Study finds people more likely to get vaccinated when others do

Amirtha Jayakumaran, General News Reporter

People are more willing to receive the COVID-19 vaccine when they know how many people in their community also plan to get vaccinated, according to an international study co-authored by UT assistant professor Avinash Collis.

The survey collected representative samples of more than two million Facebook users in 67 countries from July 2020 to March 2021, according to a UT press release. The study was conducted in partnership with UT, the MIT Initiative on the Digital Economy, the World Health Organization, Johns Hopkins University and the technology conglomerate Meta.

“At the time, there was a lot of concern about vaccine hesitancy,” study co-author Alex Moehring said. “We saw a lot of (political) leaders emphasizing that this is a problem.”

The study set out to collect data on people’s beliefs, behaviors and norms associated with COVID-19, Collis said. The team shared the data with other researchers and policymakers worldwide, he said.

“We were thinking about how we can best help policymakers make better effective decisions,” said Collis, an assistant professor of information, risk and operations management.

Because Meta owns Facebook, the research team was able to collect millions of responses from around the world, Collis said.

“One of the benefits of collecting this large sort of survey data is that it has a lot of different questions,” MIT graduate student Moehring said. “We ask questions about public health beliefs (and) about economic outcomes.”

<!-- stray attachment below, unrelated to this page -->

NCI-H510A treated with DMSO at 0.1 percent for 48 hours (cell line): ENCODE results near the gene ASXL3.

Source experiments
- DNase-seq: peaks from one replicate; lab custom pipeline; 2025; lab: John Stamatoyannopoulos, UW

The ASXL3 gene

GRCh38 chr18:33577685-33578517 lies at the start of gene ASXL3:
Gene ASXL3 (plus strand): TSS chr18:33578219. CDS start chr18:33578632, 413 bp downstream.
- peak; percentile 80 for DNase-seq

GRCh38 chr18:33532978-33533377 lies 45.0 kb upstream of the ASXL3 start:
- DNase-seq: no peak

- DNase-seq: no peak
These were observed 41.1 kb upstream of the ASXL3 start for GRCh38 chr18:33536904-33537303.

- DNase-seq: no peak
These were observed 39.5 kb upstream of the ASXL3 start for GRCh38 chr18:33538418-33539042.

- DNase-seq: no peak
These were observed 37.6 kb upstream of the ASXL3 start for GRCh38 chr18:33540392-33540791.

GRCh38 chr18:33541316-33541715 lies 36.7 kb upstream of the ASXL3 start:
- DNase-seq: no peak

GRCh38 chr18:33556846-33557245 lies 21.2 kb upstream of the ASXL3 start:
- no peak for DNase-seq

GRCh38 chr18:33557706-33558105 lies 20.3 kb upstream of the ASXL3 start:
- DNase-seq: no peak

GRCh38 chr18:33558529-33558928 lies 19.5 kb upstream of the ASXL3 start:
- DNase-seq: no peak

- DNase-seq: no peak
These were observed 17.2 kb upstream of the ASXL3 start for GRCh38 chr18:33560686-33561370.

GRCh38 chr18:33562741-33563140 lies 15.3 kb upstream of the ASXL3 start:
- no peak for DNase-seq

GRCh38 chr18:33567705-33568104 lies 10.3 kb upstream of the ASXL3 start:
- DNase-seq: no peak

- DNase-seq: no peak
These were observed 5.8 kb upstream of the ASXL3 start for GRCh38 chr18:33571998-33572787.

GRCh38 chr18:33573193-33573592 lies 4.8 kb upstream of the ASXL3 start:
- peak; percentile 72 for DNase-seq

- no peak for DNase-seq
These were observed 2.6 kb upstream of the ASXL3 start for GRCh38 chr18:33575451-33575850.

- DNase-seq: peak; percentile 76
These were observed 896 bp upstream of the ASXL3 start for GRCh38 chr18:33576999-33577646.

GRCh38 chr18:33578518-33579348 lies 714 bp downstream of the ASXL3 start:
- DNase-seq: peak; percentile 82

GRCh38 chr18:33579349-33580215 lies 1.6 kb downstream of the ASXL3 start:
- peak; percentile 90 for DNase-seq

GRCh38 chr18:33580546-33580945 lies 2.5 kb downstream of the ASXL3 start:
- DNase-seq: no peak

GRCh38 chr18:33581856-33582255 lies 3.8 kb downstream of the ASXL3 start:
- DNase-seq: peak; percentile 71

One group of participants was given information on how much of their country’s population was willing to get vaccinated, and then asked if they were willing to be vaccinated, Collis said. However, the other group was not given this information prior to making a decision. 

“People generally underestimated the share of people in their community that said they would accept the vaccine,” Moehring said. “When we provided them with this accurate information that sort of corrected these beliefs, that actually led to what we think is a substantial increase in people’s stated intentions to take a vaccine.”

However, Moehring said the effect of the treatment was the strongest in the participants who were unsure about their intentions to take the vaccine.

“We don’t think (this information is) going to convince people who already have strong opinions that they’re not going to take a vaccine to take it,” Moehring said. “We do find pretty strong evidence of that effect for the largest amount of people who say they don’t know.”